8. The Dream-Quest of Unknown Kaddath from SelfMadeHero, adapted and illustrated by I.N.J. Culbard from the original novel by H.P. Lovecraft
I.N.J. Culbard is not a newcomer to comics in the least, and he’s even produced two previous adaptations of the works of H.P. Lovecraft, but in the same year that he’s also released his new graphic novel Celeste, both written and illustrated by him, he’s also produced a Lovecraft adaptation that reaches new heights in visual storytelling. Working with a story that includes increasingly expansive dream-landscapes may be freeing for an artist, but it also poses challenges of grounding the reader in a sense of tangible reality, and Culbard use of architecture, natural environments, and remarkable color-choices does just that. For a sense of having explored strange new worlds, and encountering perils there that actually generate adrenaline reactions in the reader, The Dream-Quest of Unknown Kaddath exceeds expectations, moving comics forward in narrative techniques. You can find a previous review of this graphic novel here.
7. The Graveyard Book Vol. 1 and 2 from Harper, an imprint of Harper Collins, a graphic adaptation by P. Craig Russell from the original novel by Neil Gaiman, illustrated by P. Craig Russell, Kevin Nowlan, Tony Harris, Scott Hampton, Galen Showman, Jill Thompson, Stephen B. Scott, David Lafuente, with colors by Lovern Kindziersky, and letters by Rick Parker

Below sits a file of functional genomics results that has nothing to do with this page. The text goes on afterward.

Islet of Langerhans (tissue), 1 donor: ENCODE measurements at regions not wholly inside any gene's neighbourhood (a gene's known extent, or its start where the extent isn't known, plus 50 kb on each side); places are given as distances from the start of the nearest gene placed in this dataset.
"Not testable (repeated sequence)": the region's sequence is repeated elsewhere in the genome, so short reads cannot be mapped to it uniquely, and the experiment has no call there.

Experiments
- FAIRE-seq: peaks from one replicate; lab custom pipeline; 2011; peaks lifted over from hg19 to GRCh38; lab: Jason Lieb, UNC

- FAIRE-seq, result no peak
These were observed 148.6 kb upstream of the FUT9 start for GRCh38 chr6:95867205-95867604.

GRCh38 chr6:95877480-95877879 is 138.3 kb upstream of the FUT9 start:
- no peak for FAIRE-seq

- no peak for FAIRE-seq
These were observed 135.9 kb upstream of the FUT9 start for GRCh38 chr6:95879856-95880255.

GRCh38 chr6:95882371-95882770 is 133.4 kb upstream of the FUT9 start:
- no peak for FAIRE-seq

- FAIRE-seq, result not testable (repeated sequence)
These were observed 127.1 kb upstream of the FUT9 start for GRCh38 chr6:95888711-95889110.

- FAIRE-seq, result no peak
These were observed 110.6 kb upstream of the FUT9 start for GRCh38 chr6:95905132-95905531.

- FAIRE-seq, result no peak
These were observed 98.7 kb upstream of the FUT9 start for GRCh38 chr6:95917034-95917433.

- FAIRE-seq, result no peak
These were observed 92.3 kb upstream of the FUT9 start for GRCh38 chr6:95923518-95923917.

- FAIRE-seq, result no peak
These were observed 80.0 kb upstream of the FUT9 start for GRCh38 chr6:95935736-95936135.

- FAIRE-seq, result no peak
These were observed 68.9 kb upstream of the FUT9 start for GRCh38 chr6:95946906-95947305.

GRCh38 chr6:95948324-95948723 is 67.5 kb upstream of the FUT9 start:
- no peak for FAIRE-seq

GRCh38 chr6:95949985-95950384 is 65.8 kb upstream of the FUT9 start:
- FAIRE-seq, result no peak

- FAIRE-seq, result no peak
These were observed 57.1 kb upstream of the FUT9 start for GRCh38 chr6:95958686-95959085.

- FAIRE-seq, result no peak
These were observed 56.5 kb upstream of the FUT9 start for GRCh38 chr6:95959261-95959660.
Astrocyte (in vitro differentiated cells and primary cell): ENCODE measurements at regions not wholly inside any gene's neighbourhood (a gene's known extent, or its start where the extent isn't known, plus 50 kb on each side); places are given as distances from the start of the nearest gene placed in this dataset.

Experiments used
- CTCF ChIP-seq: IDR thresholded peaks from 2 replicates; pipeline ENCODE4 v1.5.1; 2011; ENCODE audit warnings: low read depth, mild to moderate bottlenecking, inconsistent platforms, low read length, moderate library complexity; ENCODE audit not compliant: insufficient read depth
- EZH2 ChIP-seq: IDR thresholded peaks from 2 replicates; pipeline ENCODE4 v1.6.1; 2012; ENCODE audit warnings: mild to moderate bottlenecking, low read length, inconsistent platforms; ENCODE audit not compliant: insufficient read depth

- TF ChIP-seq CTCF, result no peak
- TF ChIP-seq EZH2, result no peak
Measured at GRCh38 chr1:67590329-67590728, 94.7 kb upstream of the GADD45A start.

This is a tie for #7 between the two self-contained volumes in adaptation of Neil Gaiman’s award-winning young adult novel, but choosing between them would be like dissecting the ingredients of a stellar meal that’s been carefully crafted. Add to that the fact that these two volumes are the work of a large cast of comic creators at the top of their game and any division between them becomes artificial at best, and at worst, totally unnecessary. P. Craig Russell’s guiding influence, and his own illustrated chapters of the narrative, shine out, bringing both epic elements and accents of the vulnerably human to the story. Lovern Kindzierski’s colors play an emphatic role in interpreting the tonal movements of the story, also striking a visual consistency for the world of the narrative that bind the work together and leave a strong impression. As letterer for both volumes, Rick Parker’s painstaking hand-drawn work also ties the story together with a relentless sense of voice and personality that give the entire work a sense of quality, and each of the illustrators keys into an overall sense of practical humor and wonder that creates harmony in the story rarely seen in such a team-effort. These volumes establish a new high water-mark for comics adaptations and from here on out, adaptations that don’t allow for the full creative expression of their artists to a create a new work simply won’t be good enough to attract discerning readers. You can read our previous review of Volume 1 here.